“Break my heart!” He dared me. He was named like a play on the painter of the death of Marat. We were sitting on concrete under a small bridge in the park, caught in the rain. The sudden downpour, we had been expecting it, figured we’d lucked out when the sky stayed clear as long into the evening as it did. Like with most things I do, I’d pushed my luck too far. Related: First dates are best with both parties stoned. He kissed me between beer sips and chain-smoking his Peter Jacksons (“Reds,” he’d demanded of the Chinese gentleman at the dépanneur).

    “Careful,” I teased, “I just might write about you.”

    “Please!” He dared me again.

    He’d grin enormous after each quip, each grin another dare, like, I dare you to be charmed.

    He has so many teeth, is what I thought. Ow-ow.

    Under the bridge, he climbed onto my lap, nuzzled my face with his face. In my periphery, a boy abandoned the scooter he’d been riding uphill, walked away angstily while another boy came up behind, took the scooter, and rode it away.


     
    In the morning, maggots frothed out of my fire-engine red cylinder poubelle and wriggled, white and flaccid as was He the night before, the first night he spent in my bed. Like a true romantic he stood watch on the Persian rug nearby (I declared the floor to be lava) and watched me clean and listened patiently to my roommate’s squeamish squealing. I felt his loyalty like hot wax dripping onto my pelvic floor. Should he have dressed for casual conversation over torrid love affair, would he have had as many tears in his jeans? “Easy access,” I said. “I’m not easy,” he said. But that was my line.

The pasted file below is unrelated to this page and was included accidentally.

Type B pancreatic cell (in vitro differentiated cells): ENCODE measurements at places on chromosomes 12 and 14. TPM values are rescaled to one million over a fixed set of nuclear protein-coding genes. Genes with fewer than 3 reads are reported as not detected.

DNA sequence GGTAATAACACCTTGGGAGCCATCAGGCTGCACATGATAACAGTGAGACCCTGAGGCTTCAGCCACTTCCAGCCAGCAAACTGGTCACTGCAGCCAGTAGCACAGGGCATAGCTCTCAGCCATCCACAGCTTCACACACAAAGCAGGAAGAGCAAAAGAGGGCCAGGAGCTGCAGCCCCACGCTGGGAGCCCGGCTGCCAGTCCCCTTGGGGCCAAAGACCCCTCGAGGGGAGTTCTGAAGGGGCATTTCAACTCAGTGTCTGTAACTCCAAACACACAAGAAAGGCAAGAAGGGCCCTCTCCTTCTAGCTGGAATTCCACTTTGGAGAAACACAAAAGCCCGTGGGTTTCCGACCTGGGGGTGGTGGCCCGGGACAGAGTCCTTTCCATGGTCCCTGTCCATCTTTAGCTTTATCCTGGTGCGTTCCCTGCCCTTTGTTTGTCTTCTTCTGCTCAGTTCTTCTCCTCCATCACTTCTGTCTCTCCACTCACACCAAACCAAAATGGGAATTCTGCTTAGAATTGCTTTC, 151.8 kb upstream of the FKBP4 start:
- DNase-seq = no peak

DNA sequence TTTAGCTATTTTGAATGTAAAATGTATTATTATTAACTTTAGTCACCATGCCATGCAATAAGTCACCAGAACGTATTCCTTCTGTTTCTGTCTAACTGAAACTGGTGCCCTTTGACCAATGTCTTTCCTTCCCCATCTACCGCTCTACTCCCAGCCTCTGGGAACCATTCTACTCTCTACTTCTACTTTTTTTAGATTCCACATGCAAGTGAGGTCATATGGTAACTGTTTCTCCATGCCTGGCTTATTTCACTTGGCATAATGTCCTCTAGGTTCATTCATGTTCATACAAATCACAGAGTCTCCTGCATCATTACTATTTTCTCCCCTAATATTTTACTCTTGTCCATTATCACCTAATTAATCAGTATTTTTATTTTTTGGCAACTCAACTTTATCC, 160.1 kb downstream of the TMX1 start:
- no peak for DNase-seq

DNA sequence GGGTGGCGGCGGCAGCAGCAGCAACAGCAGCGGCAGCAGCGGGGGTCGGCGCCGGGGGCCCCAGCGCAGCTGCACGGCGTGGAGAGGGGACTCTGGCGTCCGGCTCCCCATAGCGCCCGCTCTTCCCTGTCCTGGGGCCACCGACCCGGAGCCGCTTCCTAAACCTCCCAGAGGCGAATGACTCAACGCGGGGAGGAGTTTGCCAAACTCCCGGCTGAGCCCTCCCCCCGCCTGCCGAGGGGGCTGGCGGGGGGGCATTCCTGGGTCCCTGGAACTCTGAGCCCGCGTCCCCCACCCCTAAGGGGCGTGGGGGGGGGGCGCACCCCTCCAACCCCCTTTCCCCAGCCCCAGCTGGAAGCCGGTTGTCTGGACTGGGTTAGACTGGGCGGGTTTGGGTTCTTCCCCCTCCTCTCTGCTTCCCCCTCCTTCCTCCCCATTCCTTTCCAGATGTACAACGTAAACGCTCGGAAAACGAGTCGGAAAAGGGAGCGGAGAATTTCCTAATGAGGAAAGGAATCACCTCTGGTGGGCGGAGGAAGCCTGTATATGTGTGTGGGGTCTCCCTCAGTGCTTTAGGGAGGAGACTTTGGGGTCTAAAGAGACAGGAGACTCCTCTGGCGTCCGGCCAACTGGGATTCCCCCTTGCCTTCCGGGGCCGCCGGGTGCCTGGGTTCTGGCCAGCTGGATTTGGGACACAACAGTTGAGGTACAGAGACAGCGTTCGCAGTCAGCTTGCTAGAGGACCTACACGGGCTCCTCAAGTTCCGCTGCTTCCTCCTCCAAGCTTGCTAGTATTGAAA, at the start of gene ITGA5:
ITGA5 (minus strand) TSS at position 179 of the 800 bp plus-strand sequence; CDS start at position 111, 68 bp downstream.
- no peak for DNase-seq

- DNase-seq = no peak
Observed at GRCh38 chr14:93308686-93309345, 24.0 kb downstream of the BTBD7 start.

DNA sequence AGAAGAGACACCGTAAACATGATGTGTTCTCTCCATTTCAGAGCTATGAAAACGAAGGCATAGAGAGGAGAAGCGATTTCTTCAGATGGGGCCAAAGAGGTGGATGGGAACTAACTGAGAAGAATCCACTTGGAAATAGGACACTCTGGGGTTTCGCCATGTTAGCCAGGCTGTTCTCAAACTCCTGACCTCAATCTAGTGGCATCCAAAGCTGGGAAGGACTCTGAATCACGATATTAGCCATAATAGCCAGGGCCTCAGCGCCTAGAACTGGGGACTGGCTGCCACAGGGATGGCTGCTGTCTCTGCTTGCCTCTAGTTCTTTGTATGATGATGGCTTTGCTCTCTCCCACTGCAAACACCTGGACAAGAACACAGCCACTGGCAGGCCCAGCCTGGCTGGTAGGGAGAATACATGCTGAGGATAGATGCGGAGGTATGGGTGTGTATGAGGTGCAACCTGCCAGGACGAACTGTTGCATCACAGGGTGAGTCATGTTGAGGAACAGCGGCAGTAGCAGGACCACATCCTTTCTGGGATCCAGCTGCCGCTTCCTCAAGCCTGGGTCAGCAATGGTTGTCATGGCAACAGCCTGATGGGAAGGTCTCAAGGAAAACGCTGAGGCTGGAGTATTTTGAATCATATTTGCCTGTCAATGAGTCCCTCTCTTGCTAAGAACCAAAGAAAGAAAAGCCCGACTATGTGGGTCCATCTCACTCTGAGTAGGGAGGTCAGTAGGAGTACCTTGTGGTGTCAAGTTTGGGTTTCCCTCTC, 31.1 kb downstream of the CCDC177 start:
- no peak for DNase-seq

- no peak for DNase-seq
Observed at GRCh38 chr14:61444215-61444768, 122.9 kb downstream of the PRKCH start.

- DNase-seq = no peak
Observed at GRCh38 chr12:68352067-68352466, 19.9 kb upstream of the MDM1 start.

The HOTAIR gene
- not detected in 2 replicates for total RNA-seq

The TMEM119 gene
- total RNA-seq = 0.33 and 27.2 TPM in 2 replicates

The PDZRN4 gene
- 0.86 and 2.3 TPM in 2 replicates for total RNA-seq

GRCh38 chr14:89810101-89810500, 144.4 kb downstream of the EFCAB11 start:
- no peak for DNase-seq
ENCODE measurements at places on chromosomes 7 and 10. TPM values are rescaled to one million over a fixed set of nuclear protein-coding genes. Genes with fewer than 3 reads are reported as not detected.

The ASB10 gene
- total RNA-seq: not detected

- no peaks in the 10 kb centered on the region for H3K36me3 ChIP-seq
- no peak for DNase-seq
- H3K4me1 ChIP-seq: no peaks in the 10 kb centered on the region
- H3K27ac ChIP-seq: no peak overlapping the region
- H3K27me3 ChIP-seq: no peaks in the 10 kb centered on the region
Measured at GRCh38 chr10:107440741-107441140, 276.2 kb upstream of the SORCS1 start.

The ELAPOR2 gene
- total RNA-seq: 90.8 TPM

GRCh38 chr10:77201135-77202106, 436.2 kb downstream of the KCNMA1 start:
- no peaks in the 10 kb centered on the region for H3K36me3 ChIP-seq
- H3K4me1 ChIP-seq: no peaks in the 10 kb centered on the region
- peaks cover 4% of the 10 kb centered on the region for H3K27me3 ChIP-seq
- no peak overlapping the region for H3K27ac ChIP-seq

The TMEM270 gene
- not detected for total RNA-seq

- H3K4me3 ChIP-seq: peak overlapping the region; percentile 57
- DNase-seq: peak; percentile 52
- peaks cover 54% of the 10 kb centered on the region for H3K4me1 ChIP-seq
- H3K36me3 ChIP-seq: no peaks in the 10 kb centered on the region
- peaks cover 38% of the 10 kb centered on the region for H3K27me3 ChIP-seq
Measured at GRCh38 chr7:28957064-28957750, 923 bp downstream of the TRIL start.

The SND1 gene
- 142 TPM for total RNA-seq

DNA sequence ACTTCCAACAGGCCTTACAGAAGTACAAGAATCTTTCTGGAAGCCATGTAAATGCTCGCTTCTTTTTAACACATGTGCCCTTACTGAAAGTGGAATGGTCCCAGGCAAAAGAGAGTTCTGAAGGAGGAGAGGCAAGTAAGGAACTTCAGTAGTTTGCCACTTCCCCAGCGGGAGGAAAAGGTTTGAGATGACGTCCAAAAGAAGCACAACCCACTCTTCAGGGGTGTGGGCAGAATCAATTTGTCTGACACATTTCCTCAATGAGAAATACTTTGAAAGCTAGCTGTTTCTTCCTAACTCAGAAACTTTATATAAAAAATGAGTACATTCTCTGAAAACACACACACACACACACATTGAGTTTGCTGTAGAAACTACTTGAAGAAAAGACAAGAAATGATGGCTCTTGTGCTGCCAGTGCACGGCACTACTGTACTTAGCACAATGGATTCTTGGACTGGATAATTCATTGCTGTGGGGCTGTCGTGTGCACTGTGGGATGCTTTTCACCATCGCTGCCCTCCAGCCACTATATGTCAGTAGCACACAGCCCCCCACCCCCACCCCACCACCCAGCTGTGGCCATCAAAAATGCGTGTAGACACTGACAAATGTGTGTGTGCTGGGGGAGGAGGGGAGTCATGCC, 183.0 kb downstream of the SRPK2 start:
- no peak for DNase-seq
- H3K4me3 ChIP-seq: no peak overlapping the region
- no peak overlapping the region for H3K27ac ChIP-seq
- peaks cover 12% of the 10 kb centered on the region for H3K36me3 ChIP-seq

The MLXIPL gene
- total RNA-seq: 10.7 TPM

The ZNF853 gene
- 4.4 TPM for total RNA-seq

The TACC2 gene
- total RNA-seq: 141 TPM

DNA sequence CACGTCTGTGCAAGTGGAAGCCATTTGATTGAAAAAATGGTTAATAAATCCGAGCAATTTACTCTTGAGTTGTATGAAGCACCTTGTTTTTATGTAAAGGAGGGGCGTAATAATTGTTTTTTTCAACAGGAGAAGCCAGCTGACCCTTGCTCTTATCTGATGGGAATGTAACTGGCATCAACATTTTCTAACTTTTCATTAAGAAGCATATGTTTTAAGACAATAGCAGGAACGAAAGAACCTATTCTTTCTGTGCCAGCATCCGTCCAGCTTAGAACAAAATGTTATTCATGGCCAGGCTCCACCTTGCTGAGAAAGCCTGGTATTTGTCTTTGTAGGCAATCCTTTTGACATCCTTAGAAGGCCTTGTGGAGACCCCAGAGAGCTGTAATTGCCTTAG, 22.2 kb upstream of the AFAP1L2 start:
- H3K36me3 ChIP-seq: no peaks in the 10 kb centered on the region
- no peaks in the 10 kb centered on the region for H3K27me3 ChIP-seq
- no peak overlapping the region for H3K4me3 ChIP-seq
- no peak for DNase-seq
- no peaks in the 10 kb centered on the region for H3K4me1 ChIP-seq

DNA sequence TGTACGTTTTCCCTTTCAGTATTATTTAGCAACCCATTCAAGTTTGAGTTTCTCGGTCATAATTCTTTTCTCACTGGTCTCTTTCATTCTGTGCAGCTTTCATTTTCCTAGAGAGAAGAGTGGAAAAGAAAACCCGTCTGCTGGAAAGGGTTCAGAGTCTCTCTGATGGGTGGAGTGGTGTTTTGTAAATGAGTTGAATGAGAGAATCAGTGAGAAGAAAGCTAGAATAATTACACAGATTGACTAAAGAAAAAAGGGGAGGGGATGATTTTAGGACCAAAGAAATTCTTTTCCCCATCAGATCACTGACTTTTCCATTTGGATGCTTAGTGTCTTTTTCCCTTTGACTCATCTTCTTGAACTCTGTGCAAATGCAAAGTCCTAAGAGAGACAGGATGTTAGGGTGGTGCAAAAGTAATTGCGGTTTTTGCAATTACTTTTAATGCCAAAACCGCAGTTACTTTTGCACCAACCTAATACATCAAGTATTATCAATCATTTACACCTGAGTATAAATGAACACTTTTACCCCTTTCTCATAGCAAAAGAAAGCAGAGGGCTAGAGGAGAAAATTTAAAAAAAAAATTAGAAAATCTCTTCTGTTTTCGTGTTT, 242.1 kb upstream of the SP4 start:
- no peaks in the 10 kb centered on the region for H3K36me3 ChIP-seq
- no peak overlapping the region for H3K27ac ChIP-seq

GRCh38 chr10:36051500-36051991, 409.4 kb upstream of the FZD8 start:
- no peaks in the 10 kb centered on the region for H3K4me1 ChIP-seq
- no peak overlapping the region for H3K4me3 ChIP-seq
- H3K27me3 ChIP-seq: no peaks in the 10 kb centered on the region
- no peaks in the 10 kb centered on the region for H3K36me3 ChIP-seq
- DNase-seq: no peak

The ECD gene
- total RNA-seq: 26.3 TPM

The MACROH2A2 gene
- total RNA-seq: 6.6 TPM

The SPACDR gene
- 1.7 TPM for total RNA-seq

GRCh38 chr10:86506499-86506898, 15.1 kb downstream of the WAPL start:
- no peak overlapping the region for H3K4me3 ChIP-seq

He’d wield the word “we” so confidently, I thought – but didn’t dare say – “Baby, why do you do this to yourself?”
     
    We kissed while mounting our matching Peugeot bicycles and the old white-haired street fellow bellowed in cigarette-rasp French, “It’s important that you are in love! You are young! You should be happy and in love while you are young!” Celebrating us or warning us, I couldn’t tell. As we rode our bikes away (the old man still calling out to us to love, to be in love), He yelled singsong, “WE’RE IN LOVE!”

    I chimed back: “AND IT’S IMPORTANT!”

    He’d look at me like he wanted to actually eat me. Dressing my feet so we could leave his stuffy apartment (stuffy because we’d practically hotboxed it), he kneeled, took my sandal in his hand, slipped it onto my tan-lined foot then took a bite out of the meaty part of my calf. His every gesture was grandiose like that. Like he couldn’t contain himself, as if his body was not enough to house him. He was always bursting at the seams, by which I mean his Vesling Line. But we took our time. Restraint is the gold standard of desire: arbitrary in value but relentlessly effective.
     
    Thoughts that buzzed in my brain as I’d smoke my cigarette on the terrifyingly near-broken balcony (so Montreal):

    Is it too late to change my mind? Should I ask Charlotte to shave my head?